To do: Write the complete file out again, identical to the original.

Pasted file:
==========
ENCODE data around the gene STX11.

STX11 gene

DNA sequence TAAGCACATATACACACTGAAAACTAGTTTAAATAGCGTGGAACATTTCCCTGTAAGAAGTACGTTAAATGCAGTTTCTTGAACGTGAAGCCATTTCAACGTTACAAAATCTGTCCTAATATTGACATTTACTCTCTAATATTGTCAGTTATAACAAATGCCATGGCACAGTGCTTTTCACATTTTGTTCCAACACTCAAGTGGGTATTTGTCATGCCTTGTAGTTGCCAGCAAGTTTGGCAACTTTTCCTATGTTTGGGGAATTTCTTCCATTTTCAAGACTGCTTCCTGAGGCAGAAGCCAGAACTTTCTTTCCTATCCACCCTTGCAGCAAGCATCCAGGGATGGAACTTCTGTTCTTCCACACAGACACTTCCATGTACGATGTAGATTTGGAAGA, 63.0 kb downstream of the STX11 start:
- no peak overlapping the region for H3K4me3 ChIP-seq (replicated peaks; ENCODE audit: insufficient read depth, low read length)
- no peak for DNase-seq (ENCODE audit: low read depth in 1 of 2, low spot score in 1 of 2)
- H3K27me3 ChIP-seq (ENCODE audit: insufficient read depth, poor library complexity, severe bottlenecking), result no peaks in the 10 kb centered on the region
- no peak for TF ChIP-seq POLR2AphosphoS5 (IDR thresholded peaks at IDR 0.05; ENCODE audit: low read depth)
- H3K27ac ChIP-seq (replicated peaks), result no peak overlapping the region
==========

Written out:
ENCODE data around the gene STX11.

STX11 gene

DNA sequence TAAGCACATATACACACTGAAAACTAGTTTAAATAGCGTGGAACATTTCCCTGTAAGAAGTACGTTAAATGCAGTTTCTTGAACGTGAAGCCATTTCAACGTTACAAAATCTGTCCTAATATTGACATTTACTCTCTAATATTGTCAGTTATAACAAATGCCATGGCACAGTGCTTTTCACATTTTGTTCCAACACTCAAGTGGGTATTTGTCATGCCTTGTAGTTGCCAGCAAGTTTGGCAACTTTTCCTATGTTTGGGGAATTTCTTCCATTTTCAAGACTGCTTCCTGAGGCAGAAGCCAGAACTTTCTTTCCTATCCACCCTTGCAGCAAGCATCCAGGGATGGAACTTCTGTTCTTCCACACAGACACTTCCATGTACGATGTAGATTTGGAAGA, 63.0 kb downstream of the STX11 start:
- no peak overlapping the region for H3K4me3 ChIP-seq (replicated peaks; ENCODE audit: insufficient read depth, low read length)
- no peak for DNase-seq (ENCODE audit: low read depth in 1 of 2, low spot score in 1 of 2)
- H3K27me3 ChIP-seq (ENCODE audit: insufficient read depth, poor library complexity, severe bottlenecking), result no peaks in the 10 kb centered on the region
- no peak for TF ChIP-seq POLR2AphosphoS5 (IDR thresholded peaks at IDR 0.05; ENCODE audit: low read depth)
- H3K27ac ChIP-seq (replicated peaks), result no peak overlapping the region